Back in Colorado, training camp really was not going so well. After coming in with the highest of hopes and expectations, I was mentally and physically exhausted. Sadly, I had continually proved myself to be one of the weakest on the whole team. If it weren’t for these occasional moments where my specific and unique talents came to the fore, I probably would have been a mental basket case, but as it was I tried to stay confident and actually looked forward to the final test of the camp – Max Power Output - also known as the "Wingate Test."


Again, everyone seemed nervous about the test, but I think it was Bonnie Blair who said, “don’t worry Coyle – it’s a cycling test – it’ll be easy for you!” (Everyone seemed to think that anything on the bike would be easy for me, notwithstanding my last place finish on the VO2 test.)


As with the VO2 test, we received time slot assignments, and like before, I showed up to another low-lying barracks not far from the previous torture chamber on the OTC grounds. Like before there was a hallway to a small room with a stationary bike. Unlike before, the hallway was carpeted as was the room, and there were no big machines and only a few attendants, and no white lab coats. It was comforting at first until that first recoiling of my nostrils to the vague scent in the room – the unmistakable stench of vomit hidden under cleanser. Once again I got nervous – now what?


After I entered, one of the attendants asked me to get the seat height set up and make sure everything was comfortable. There was no eye contact. I did so. He then explained the nature of the test, “30 seconds with resistance, all out – as fast as you can go –  got it? “Remember – hit it full out from ‘go’ else the test is wasted.”


I said “got it,” and got my feet cinched in good even as another technician began to turn the dial on the front of the flywheel while viewing his clipboard.


“All set,” he said, and then the first attendant said, “you might want to test the resistance…” Until this point I still had confidence. 30 seconds on a stationary bike with a flywheel to sending zinging – how hard could that be? Finally, something I’d be good at – a way to race my strengths instead of basting in my weaknesses.


A half second later a warm rush of terror caused a flush of sweat to appear on my arms and legs despite the dry air. When I pressed on the pedals, all that happened was that I stood up. I tried again – with my right leg in the two o’clock position I put my weight into the pedal and all that happened was that my body lifted from the seat.


“Um, I think the bike locked up,” I said.


“No no,” the two assured me in unison, and then one continued “just push real hard, and pull with the other leg – you’ve got 497 watts of resistance on due to the ratio with your weight so it’s a bit hard to get started.”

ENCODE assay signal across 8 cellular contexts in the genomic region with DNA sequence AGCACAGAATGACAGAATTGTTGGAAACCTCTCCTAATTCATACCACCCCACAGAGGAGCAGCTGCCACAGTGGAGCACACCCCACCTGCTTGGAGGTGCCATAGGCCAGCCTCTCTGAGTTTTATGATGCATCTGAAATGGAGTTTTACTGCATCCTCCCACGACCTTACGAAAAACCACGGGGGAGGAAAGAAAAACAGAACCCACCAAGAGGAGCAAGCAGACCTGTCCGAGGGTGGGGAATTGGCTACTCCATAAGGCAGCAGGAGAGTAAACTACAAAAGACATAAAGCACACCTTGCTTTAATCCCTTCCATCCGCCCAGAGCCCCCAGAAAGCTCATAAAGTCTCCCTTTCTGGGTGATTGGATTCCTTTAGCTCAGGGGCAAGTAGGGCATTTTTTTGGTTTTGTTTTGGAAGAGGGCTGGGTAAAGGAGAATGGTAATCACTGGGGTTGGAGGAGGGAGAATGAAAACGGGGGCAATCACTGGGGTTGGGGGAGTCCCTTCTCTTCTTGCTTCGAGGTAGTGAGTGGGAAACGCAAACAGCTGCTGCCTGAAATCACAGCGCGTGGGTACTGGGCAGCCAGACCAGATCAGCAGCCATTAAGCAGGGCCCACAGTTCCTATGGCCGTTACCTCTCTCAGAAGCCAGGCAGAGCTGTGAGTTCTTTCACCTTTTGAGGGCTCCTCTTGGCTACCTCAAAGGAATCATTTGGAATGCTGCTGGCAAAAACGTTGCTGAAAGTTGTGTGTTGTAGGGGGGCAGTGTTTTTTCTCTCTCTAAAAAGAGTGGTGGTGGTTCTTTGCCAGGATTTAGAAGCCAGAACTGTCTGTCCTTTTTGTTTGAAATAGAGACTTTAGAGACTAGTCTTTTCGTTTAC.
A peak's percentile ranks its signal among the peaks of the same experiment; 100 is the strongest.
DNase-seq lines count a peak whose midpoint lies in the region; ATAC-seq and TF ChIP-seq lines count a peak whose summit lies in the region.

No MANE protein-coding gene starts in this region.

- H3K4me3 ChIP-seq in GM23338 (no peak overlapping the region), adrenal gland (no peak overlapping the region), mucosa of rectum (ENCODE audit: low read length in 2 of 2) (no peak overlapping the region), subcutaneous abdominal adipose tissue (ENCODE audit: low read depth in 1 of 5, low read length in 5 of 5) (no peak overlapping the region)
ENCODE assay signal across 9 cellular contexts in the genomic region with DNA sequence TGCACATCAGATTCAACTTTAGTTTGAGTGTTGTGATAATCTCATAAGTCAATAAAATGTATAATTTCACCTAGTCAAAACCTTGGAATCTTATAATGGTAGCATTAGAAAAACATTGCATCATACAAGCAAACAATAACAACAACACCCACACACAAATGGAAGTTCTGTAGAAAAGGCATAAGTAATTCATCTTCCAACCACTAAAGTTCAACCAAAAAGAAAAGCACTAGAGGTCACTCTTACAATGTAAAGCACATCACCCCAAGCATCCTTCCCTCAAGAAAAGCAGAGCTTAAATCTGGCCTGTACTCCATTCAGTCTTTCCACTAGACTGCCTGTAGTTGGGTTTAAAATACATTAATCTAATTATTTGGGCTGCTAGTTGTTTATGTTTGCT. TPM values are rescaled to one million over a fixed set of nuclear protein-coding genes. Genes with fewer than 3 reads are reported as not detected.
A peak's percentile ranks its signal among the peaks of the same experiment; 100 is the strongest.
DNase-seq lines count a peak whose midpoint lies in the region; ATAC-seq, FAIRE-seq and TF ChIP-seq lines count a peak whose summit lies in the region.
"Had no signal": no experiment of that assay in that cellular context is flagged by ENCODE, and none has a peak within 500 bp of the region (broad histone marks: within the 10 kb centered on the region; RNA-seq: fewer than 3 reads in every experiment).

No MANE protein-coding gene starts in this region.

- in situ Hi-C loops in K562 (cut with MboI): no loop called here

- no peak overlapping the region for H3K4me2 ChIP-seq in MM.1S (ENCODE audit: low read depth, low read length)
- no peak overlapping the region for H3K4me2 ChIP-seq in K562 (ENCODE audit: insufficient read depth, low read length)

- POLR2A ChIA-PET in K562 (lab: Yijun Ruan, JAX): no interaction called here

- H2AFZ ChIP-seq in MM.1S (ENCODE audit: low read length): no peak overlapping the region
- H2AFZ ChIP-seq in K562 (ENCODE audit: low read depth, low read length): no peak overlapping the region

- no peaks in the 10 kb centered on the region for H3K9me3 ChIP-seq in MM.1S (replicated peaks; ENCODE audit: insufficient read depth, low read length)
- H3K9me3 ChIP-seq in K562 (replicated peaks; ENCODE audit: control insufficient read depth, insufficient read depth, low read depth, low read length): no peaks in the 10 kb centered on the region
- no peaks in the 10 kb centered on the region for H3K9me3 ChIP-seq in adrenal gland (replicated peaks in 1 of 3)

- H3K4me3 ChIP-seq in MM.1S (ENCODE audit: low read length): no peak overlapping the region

In disbelief I used all my might to push my right leg down while straining with my left hamstring to raise that leg. Immediately the wheel stopped. Suddenly the concept of 30 seconds became an eternity – to pedal THAT for a half minute! NO WAY! It was the approximate equivalent of finding the longest steepest (say, 15% grade) hill you've ever seen, and then sprinting up it from a dead stop in a big gear. This new news brought fear - real fear - out of every pore of my skin.

But they knew better than to let me think it over and suddenly in an official voice one was counting, “5, 4, 3, 2, 1, Go! GO! GO! GO!” And I drove my left quad (as my left foot was now in the up position) with all my might and convulsed my right hamstring to lift at the same time. Every tendon in my forarms stood out like razor blades, but, sure enough, the shiny chrome 50 lb flywheel began to turn, sluggishly at first, then building – 1, 2, 3 seconds passed by and I began to get inertia and rotational energy going. I moved out of the panic zone and began to really pedal and the two assistants continued, like me, to watch the seconds tick, and the RPM’s rise on the monitor.

 Another second, and I began to enter the tiny realm of my little superpower: energy began crackling out of my legs and as, 4, 5, 6, seconds passed and my feet began to turn circles, spinning, then buzzing with a kind of manic yet fluid energy despite the heavy resistance: the shiny flywheel flew despite the band of resistance, and heat rose off of it releasing a new smell to the room.

 I distinctly remember looking around the room at the astonished faces of the attendants as my feet hummed along and my rpms rocketed up 100, 140, 160, 180, 200, the bike vibrating the air and the floor as though I might lift off. Now, at 7 and 8 seconds, for once the faces were interested in something other than my failure. For the next two seconds, as heat continued to rise off the flywheel, I played roulette with my body having no idea what was to happen next.


How does that verse go? “Pride goes before….?”


9, seconds then 10... and my began feet slowing, just a little at first, but then dramatically as that humming energy faded to emptiness, 11, 12, 13 seconds, laboring, and the massive anaerobic effort suddenly began hitting my lungs and legs and brain all at the same time and a wave of paranoid fear rolled over me as the walls and ceiling of a tunnel of pain closed over my head.


I continued thrashing forward under the dark nape of fear, but all air was gone and the horizon continued to close as my lungs caught fire and my legs become molten lead.